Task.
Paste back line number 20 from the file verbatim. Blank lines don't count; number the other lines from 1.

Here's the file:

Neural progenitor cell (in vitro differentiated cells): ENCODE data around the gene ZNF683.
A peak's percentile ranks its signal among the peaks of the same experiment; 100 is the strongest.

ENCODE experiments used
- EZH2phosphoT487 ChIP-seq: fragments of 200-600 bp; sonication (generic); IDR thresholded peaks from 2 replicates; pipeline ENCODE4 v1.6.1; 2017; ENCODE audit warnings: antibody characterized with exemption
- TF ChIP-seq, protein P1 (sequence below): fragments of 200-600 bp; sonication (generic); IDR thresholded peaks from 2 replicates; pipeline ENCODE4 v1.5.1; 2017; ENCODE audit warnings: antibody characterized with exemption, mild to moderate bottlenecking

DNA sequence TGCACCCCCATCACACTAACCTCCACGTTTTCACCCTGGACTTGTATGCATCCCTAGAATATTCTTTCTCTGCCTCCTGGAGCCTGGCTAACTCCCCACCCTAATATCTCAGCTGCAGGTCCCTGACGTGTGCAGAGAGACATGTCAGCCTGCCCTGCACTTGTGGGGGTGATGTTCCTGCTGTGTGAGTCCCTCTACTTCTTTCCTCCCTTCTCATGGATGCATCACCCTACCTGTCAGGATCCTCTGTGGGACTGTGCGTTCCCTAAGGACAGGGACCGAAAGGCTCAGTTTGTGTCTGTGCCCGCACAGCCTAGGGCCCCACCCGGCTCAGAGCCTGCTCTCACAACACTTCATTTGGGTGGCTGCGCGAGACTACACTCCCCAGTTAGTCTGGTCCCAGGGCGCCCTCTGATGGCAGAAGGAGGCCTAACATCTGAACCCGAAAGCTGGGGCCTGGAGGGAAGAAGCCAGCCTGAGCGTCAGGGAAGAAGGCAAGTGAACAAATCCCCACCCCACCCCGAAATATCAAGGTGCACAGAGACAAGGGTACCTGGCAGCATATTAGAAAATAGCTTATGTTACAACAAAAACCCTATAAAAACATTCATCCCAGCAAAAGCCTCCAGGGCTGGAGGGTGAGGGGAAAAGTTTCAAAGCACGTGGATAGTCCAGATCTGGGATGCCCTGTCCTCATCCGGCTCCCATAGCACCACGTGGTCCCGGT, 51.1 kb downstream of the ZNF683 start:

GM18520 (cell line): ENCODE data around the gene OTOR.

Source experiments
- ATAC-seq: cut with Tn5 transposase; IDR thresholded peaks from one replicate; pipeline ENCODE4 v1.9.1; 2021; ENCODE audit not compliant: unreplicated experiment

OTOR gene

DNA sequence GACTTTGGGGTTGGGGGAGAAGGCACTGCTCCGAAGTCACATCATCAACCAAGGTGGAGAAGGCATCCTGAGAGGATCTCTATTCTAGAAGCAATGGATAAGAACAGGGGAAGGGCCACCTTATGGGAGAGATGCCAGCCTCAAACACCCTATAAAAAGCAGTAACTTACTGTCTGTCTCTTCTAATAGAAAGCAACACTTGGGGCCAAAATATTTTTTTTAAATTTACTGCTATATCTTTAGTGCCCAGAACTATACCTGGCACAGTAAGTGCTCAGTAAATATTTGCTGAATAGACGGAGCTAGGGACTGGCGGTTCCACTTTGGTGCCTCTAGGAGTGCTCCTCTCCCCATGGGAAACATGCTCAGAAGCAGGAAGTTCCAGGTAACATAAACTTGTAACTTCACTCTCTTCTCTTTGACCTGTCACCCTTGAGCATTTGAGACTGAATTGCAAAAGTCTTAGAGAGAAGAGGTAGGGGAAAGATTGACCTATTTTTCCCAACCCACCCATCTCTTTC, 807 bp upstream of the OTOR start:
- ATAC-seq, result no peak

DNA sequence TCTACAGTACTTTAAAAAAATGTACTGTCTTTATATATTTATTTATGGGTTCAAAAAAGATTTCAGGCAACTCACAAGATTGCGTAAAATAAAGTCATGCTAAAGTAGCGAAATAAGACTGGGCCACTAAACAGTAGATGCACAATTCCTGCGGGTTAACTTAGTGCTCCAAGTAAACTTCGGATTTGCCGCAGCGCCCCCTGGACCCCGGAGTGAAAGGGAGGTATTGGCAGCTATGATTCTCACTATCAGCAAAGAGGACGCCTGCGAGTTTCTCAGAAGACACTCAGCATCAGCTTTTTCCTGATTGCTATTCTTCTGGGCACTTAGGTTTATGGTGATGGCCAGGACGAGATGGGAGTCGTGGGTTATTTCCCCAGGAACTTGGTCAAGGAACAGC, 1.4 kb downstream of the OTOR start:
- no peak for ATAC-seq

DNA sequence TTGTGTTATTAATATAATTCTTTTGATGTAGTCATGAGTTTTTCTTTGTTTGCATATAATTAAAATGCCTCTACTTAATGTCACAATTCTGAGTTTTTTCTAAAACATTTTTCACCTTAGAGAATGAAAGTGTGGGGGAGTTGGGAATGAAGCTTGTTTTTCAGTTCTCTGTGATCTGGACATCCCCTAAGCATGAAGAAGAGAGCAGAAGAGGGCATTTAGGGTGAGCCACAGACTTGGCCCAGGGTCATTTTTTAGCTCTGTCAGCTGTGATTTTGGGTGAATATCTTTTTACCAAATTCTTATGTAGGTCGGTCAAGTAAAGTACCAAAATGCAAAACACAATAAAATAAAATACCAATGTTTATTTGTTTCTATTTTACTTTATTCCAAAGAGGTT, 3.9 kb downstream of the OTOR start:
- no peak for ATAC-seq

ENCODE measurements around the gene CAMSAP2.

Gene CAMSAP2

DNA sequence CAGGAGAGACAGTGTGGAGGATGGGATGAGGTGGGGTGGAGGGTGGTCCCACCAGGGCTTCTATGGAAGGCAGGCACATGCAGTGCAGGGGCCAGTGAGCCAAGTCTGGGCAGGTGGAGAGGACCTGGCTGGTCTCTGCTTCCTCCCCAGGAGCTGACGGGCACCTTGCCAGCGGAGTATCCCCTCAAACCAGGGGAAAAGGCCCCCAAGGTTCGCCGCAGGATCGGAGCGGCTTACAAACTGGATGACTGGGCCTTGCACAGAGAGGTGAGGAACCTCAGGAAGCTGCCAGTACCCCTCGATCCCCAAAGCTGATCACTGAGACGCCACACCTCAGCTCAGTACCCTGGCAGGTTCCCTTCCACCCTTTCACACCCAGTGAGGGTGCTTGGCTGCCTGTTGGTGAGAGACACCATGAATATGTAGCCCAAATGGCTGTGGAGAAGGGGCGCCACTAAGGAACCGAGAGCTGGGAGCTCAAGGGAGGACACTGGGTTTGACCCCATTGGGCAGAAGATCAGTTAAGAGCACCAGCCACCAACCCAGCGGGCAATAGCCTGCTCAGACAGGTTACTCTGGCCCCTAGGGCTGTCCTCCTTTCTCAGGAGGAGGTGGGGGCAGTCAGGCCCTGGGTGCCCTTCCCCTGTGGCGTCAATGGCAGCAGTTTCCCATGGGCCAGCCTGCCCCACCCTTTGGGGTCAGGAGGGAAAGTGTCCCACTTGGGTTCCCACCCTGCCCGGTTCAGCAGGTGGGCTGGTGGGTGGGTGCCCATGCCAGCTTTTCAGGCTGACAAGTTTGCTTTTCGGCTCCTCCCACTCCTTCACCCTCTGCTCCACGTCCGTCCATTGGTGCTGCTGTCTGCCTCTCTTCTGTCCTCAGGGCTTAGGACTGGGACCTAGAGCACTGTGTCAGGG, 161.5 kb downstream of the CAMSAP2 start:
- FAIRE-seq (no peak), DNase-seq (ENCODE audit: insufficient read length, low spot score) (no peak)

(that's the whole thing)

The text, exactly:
- FAIRE-seq (no peak), DNase-seq (ENCODE audit: insufficient read length, low spot score) (no peak)